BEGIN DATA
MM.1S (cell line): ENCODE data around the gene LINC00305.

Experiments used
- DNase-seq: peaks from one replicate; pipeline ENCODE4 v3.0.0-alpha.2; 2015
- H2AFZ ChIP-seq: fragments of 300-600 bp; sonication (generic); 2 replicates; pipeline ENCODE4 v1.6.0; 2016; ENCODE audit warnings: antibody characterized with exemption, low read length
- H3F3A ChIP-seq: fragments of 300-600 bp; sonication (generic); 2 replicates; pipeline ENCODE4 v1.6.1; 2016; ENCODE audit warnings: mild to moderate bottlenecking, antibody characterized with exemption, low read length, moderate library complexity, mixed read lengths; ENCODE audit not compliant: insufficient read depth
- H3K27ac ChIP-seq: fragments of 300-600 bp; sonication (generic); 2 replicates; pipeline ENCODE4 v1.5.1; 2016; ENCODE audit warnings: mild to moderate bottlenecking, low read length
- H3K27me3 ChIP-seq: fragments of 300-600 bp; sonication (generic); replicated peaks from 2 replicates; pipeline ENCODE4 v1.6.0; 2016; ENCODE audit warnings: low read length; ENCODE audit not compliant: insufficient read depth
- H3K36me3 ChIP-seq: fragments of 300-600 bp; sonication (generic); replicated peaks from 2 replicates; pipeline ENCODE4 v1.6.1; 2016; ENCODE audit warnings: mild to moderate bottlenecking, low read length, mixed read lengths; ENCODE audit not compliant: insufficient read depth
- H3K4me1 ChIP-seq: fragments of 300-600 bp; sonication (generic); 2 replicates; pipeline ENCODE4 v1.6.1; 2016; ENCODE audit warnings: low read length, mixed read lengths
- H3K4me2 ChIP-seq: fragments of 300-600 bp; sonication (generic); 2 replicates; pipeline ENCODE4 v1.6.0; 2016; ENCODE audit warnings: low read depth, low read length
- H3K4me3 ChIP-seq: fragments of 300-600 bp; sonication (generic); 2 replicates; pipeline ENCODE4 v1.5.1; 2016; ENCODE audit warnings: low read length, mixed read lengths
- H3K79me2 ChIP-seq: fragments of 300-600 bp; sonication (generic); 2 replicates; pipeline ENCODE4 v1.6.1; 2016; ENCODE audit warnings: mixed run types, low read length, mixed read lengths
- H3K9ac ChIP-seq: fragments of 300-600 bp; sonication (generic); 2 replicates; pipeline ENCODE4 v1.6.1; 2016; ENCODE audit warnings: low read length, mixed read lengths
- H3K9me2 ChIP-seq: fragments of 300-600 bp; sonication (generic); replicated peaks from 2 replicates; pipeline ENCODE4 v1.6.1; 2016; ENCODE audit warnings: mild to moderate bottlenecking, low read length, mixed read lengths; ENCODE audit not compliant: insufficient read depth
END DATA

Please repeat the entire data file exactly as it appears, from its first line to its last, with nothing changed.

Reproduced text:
MM.1S (cell line): ENCODE data around the gene LINC00305.

Experiments used
- DNase-seq: peaks from one replicate; pipeline ENCODE4 v3.0.0-alpha.2; 2015
- H2AFZ ChIP-seq: fragments of 300-600 bp; sonication (generic); 2 replicates; pipeline ENCODE4 v1.6.0; 2016; ENCODE audit warnings: antibody characterized with exemption, low read length
- H3F3A ChIP-seq: fragments of 300-600 bp; sonication (generic); 2 replicates; pipeline ENCODE4 v1.6.1; 2016; ENCODE audit warnings: mild to moderate bottlenecking, antibody characterized with exemption, low read length, moderate library complexity, mixed read lengths; ENCODE audit not compliant: insufficient read depth
- H3K27ac ChIP-seq: fragments of 300-600 bp; sonication (generic); 2 replicates; pipeline ENCODE4 v1.5.1; 2016; ENCODE audit warnings: mild to moderate bottlenecking, low read length
- H3K27me3 ChIP-seq: fragments of 300-600 bp; sonication (generic); replicated peaks from 2 replicates; pipeline ENCODE4 v1.6.0; 2016; ENCODE audit warnings: low read length; ENCODE audit not compliant: insufficient read depth
- H3K36me3 ChIP-seq: fragments of 300-600 bp; sonication (generic); replicated peaks from 2 replicates; pipeline ENCODE4 v1.6.1; 2016; ENCODE audit warnings: mild to moderate bottlenecking, low read length, mixed read lengths; ENCODE audit not compliant: insufficient read depth
- H3K4me1 ChIP-seq: fragments of 300-600 bp; sonication (generic); 2 replicates; pipeline ENCODE4 v1.6.1; 2016; ENCODE audit warnings: low read length, mixed read lengths
- H3K4me2 ChIP-seq: fragments of 300-600 bp; sonication (generic); 2 replicates; pipeline ENCODE4 v1.6.0; 2016; ENCODE audit warnings: low read depth, low read length
- H3K4me3 ChIP-seq: fragments of 300-600 bp; sonication (generic); 2 replicates; pipeline ENCODE4 v1.5.1; 2016; ENCODE audit warnings: low read length, mixed read lengths
- H3K79me2 ChIP-seq: fragments of 300-600 bp; sonication (generic); 2 replicates; pipeline ENCODE4 v1.6.1; 2016; ENCODE audit warnings: mixed run types, low read length, mixed read lengths
- H3K9ac ChIP-seq: fragments of 300-600 bp; sonication (generic); 2 replicates; pipeline ENCODE4 v1.6.1; 2016; ENCODE audit warnings: low read length, mixed read lengths
- H3K9me2 ChIP-seq: fragments of 300-600 bp; sonication (generic); replicated peaks from 2 replicates; pipeline ENCODE4 v1.6.1; 2016; ENCODE audit warnings: mild to moderate bottlenecking, low read length, mixed read lengths; ENCODE audit not compliant: insufficient read depth